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​The EBR Implementation Guide: Part 4 – Kick-off to Go-live with your 1st Product on EBR in 2 months

The advantages of using an Electronic Batch Record (EBR) in pharmaceutical manufacturing are well known and prove too significant for companies competing in today’s fast evolving business environment to ignore. Transforming from paper to digital however does have its challenges. This article shares patterns we’ve observed that regularly cause projects to run into problems and advises ways to avoid them.

 

First and foremost, it is fundamental for operations and quality personnel to have the right mindset from the beginning. They must understand the coming changes, their impact, and prepare both themselves and their teams accordingly. Another common issue we encounter is companies not fully understanding their real requirements and capturing them with insufficient clarity and quality. This may sound basic, but it’s amazing how many times requirements change mid-project derailing a project. Finally computer systems validation (CSV), which has evolved with technology, can often become unnecessarily overcomplicated beyond regulatory requirements due to not leveraging the latest methods.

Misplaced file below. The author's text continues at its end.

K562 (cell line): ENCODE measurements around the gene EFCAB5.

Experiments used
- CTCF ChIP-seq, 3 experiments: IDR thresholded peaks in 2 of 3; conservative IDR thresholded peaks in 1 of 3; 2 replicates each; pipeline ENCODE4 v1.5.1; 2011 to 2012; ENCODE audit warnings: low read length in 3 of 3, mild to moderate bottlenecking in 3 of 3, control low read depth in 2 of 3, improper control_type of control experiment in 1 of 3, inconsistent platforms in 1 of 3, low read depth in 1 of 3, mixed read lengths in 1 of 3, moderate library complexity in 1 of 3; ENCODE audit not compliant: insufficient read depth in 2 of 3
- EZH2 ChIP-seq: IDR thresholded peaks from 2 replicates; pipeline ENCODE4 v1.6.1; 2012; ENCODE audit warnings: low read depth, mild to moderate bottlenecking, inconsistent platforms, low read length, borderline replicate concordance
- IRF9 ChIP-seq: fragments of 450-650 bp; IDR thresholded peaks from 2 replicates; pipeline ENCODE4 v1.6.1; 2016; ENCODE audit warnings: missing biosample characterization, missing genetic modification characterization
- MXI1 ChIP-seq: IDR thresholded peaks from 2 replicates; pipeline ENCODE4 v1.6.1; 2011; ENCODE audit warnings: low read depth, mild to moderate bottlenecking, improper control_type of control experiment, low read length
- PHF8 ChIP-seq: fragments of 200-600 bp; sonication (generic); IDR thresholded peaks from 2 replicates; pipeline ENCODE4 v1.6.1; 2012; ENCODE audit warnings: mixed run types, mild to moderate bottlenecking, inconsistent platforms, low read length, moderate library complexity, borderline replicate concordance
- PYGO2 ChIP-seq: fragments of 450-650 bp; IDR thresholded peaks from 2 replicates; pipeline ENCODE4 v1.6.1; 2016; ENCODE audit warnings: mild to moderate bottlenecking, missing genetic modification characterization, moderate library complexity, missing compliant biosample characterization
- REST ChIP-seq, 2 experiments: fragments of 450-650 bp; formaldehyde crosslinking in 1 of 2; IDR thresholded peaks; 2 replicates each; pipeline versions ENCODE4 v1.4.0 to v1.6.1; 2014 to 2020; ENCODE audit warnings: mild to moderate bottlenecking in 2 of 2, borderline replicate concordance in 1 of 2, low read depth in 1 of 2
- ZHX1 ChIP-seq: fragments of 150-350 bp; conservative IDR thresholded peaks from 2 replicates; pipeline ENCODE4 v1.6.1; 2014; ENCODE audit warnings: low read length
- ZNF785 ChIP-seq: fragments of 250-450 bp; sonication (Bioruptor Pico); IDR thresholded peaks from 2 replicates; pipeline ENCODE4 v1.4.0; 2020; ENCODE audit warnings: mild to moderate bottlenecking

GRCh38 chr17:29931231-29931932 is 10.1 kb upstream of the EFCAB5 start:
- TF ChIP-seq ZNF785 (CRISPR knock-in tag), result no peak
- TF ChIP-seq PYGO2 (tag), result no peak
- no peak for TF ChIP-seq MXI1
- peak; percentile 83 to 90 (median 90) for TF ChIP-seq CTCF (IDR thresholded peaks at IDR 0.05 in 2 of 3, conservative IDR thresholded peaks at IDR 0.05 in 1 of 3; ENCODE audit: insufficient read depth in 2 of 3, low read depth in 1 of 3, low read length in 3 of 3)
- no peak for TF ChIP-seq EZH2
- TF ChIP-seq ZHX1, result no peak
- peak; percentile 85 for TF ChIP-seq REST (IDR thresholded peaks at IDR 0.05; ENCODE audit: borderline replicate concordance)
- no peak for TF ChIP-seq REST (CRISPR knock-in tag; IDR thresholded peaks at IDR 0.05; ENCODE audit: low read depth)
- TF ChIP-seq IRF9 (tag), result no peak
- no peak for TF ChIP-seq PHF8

Conquering the following prerequisites will pay dividends in preventing some of these to smooth out your EBR journey.


1. Define your cloud strategy (Multi-Tenant VS. Virtual Private cloud)
The pace of cloud adoption continues to accelerate as pharma manufacturers reap the benefits of its speed, flexibility, and lower costs. Given that cloud needs are tied so closely to business operations and objectives, the journey to the cloud is different for every organization.